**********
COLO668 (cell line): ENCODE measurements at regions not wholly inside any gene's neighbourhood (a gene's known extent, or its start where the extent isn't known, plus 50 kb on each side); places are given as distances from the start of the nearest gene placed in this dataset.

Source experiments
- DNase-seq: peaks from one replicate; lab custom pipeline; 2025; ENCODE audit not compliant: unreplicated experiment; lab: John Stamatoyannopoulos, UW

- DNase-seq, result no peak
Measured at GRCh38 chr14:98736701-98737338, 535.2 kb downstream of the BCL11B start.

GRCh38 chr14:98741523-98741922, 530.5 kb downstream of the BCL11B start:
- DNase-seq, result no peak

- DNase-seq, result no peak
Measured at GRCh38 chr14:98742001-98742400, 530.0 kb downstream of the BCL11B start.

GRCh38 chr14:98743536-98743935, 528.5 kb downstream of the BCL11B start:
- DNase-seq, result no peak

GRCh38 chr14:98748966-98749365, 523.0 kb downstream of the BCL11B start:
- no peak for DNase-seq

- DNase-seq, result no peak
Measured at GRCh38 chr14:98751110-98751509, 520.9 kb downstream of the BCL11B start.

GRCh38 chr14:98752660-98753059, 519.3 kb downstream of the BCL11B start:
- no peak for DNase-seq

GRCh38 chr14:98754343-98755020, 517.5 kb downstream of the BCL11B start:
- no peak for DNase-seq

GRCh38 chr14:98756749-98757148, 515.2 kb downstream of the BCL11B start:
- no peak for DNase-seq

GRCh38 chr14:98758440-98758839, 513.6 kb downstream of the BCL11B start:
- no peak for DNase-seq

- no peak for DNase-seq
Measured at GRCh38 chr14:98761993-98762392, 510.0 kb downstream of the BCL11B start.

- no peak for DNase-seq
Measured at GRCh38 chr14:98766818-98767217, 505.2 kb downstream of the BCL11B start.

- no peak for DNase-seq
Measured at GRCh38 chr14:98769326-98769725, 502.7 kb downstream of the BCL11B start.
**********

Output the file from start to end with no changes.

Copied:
COLO668 (cell line): ENCODE measurements at regions not wholly inside any gene's neighbourhood (a gene's known extent, or its start where the extent isn't known, plus 50 kb on each side); places are given as distances from the start of the nearest gene placed in this dataset.

Source experiments
- DNase-seq: peaks from one replicate; lab custom pipeline; 2025; ENCODE audit not compliant: unreplicated experiment; lab: John Stamatoyannopoulos, UW

- DNase-seq, result no peak
Measured at GRCh38 chr14:98736701-98737338, 535.2 kb downstream of the BCL11B start.

GRCh38 chr14:98741523-98741922, 530.5 kb downstream of the BCL11B start:
- DNase-seq, result no peak

- DNase-seq, result no peak
Measured at GRCh38 chr14:98742001-98742400, 530.0 kb downstream of the BCL11B start.

GRCh38 chr14:98743536-98743935, 528.5 kb downstream of the BCL11B start:
- DNase-seq, result no peak

GRCh38 chr14:98748966-98749365, 523.0 kb downstream of the BCL11B start:
- no peak for DNase-seq

- DNase-seq, result no peak
Measured at GRCh38 chr14:98751110-98751509, 520.9 kb downstream of the BCL11B start.

GRCh38 chr14:98752660-98753059, 519.3 kb downstream of the BCL11B start:
- no peak for DNase-seq

GRCh38 chr14:98754343-98755020, 517.5 kb downstream of the BCL11B start:
- no peak for DNase-seq

GRCh38 chr14:98756749-98757148, 515.2 kb downstream of the BCL11B start:
- no peak for DNase-seq

GRCh38 chr14:98758440-98758839, 513.6 kb downstream of the BCL11B start:
- no peak for DNase-seq

- no peak for DNase-seq
Measured at GRCh38 chr14:98761993-98762392, 510.0 kb downstream of the BCL11B start.

- no peak for DNase-seq
Measured at GRCh38 chr14:98766818-98767217, 505.2 kb downstream of the BCL11B start.

- no peak for DNase-seq
Measured at GRCh38 chr14:98769326-98769725, 502.7 kb downstream of the BCL11B start.